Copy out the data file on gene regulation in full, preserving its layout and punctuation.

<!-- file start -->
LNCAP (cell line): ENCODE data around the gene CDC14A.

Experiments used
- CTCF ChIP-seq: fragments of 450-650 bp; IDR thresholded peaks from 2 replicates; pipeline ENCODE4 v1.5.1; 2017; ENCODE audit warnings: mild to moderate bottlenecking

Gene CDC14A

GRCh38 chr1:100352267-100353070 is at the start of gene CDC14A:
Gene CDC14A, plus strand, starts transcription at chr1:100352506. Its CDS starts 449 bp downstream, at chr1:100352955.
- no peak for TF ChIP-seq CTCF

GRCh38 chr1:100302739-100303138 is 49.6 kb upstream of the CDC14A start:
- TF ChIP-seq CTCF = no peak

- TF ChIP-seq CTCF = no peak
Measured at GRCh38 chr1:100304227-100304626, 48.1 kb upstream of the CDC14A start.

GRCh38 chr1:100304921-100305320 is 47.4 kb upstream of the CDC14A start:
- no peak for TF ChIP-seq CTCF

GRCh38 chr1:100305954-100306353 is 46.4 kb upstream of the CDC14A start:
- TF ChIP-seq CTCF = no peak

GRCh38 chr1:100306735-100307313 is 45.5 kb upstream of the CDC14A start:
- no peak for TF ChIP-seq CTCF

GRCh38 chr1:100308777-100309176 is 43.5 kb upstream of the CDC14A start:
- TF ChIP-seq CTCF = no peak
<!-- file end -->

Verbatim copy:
LNCAP (cell line): ENCODE data around the gene CDC14A.

Experiments used
- CTCF ChIP-seq: fragments of 450-650 bp; IDR thresholded peaks from 2 replicates; pipeline ENCODE4 v1.5.1; 2017; ENCODE audit warnings: mild to moderate bottlenecking

Gene CDC14A

GRCh38 chr1:100352267-100353070 is at the start of gene CDC14A:
Gene CDC14A, plus strand, starts transcription at chr1:100352506. Its CDS starts 449 bp downstream, at chr1:100352955.
- no peak for TF ChIP-seq CTCF

GRCh38 chr1:100302739-100303138 is 49.6 kb upstream of the CDC14A start:
- TF ChIP-seq CTCF = no peak

- TF ChIP-seq CTCF = no peak
Measured at GRCh38 chr1:100304227-100304626, 48.1 kb upstream of the CDC14A start.

GRCh38 chr1:100304921-100305320 is 47.4 kb upstream of the CDC14A start:
- no peak for TF ChIP-seq CTCF

GRCh38 chr1:100305954-100306353 is 46.4 kb upstream of the CDC14A start:
- TF ChIP-seq CTCF = no peak

GRCh38 chr1:100306735-100307313 is 45.5 kb upstream of the CDC14A start:
- no peak for TF ChIP-seq CTCF

GRCh38 chr1:100308777-100309176 is 43.5 kb upstream of the CDC14A start:
- TF ChIP-seq CTCF = no peak